This summer the Ohio legislature passed significant changes to real property taxation that will impact all property owners.  These changes include clarifying how a property is to be valued for real property tax purposes, changing how a recent sale should impact the value of property for taxation purposes, as well as other changes that will impact the filing of complaints at local Boards of Revision.  

House Bill 487

On June 11, 2012, Governor Kasich signed legislation that amended R.C. 5713.03.  The changes to R.C. 5713.03 included changing the language on how the county auditor is to value real property.  Prior to this legislation, 5713.03 provided that each county auditor “was to determine ***the true value” of each parcel.  The changes now specify that the auditor is to value the true value of “the fee simple estate, as if unencumbered.”  This change appears to be a clarification of the law. 

Additional changes to R.C. 5713.03 include changing “shall” to “may” when considering a sale of real property.  This change appears to address concerns with the Supreme Court’s decision in Berea City School Dist. Bd. of Edn. v. Cuyahoga Cty. Bd. of Revision (2005), 106 Ohio St.3d 269, in which the Court concluded that a sale price is to be utilized pursuant to R.C. 5713.03.  The change from “shall” to “may” is significant because it no longer required that a sale be automatically adopted as the value of the real property.  When harmonized with the fee simple language added to the statute, the new law would appear to state that the standard for accepting a sale as evidence of value is that the sale price must reflect the value of the fee simple interest.  For additional information please see the Vorys’ Client Alert released in June.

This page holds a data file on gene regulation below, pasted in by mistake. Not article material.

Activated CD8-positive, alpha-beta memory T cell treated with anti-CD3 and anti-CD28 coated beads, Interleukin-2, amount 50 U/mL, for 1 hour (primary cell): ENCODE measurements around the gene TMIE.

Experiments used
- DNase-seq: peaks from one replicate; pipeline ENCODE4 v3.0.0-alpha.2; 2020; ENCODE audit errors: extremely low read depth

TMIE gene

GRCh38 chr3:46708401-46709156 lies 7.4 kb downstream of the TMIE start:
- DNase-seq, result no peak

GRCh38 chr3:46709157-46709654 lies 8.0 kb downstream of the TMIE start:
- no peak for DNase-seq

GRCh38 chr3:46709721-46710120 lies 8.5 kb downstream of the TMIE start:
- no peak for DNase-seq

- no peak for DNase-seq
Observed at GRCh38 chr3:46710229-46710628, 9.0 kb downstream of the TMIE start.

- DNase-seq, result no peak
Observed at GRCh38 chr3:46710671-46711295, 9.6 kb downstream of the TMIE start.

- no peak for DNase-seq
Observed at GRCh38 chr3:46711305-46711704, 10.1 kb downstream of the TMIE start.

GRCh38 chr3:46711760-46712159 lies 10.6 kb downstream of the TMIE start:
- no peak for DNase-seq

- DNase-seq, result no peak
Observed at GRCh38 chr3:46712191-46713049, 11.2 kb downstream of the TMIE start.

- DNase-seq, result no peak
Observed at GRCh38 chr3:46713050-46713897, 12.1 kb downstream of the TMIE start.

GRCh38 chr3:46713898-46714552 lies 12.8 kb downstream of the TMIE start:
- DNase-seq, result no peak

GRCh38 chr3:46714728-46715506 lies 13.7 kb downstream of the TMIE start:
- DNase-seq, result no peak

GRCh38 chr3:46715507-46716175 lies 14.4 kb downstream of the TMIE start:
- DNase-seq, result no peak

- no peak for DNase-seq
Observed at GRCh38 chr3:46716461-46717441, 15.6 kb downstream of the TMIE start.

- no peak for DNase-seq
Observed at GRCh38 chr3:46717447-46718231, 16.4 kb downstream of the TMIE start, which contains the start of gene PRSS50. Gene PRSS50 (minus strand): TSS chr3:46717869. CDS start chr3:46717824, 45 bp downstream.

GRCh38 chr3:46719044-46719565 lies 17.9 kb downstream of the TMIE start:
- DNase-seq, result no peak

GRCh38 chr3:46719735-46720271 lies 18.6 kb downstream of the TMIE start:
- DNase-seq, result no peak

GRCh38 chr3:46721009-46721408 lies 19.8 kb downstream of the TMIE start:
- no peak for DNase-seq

Several questions still remain about the timing of the changes to the law due to the uncodified section language found in section 757.51 which provides that “[t]he amendment by this act of section 5713.03 of the Revised Code applies to the first tax year, after tax year 2012, to which division (A) or (B) of section 5715.24 of the Revised Code applies in the county.”  Therefore, it appears that as the counties complete reappraisal or update starting in tax year 2013 would not apply until tax year 2013 in some counties, however, it implies that the changes will not be effective in Cuyahoga County until tax year 2015.

So far, the Ohio Board of Tax Appeals has declined to entertain claims based upon the new legislation.  See Bd. of Edn. of the Mt. Vernon City Schools v. Knox Cty. Bd. of Revision (July 3, 2012), BTA No. 2009-K-2698, fn. 4, unreported.  In this decision the BTA cites to the uncodified language and also states that it does not find the reference to HB 487 compelling nor does it find that the fact that the property may have had a lease in place renders the sale unreliable.

There is discussion that the legislature may take the issue of uncodified language issue up this fall to address the uniformity concerns discussed above.  Future editions of this newsletter will provide updates as legislative changes and decisions come out concerning the application of this new law.  In the meantime, please contact Vorys if you have any questions regarding how this new law will impact property owners. 

House Bill 509

On June 26, 2012, Governor Kasich signed legislation that further amended real property tax law.  Originally, this legislation was part of HB 487, however, prior to passage it was split out of HB 487.  In summary the significant changes appear to be:

  • Amending R.C. 5713.13 requiring that a decrease complainant sign the complaint.
  • Amending 5715.19(A)(1) to allow a complainant to utilize a U.S. postmark placed upon the envelope or receipt to be treated as the date of filing (a complainant can utilize both regular mail or certified mail, however a private meter postmark on an envelope is not value for purposes of establishing the filing date).
  • Amending 5715.19(A)(4) to allow a “second” complaint within the same triennial period, provided that the complaint is withdrawn prior to the complaint being heard by the County Board of Revision.

The legislation also defines residential property for the purpose of the existing limitation on tax exemption for such property under the tax increment financing (TIF) statute. 

Originally published in The Evaluator.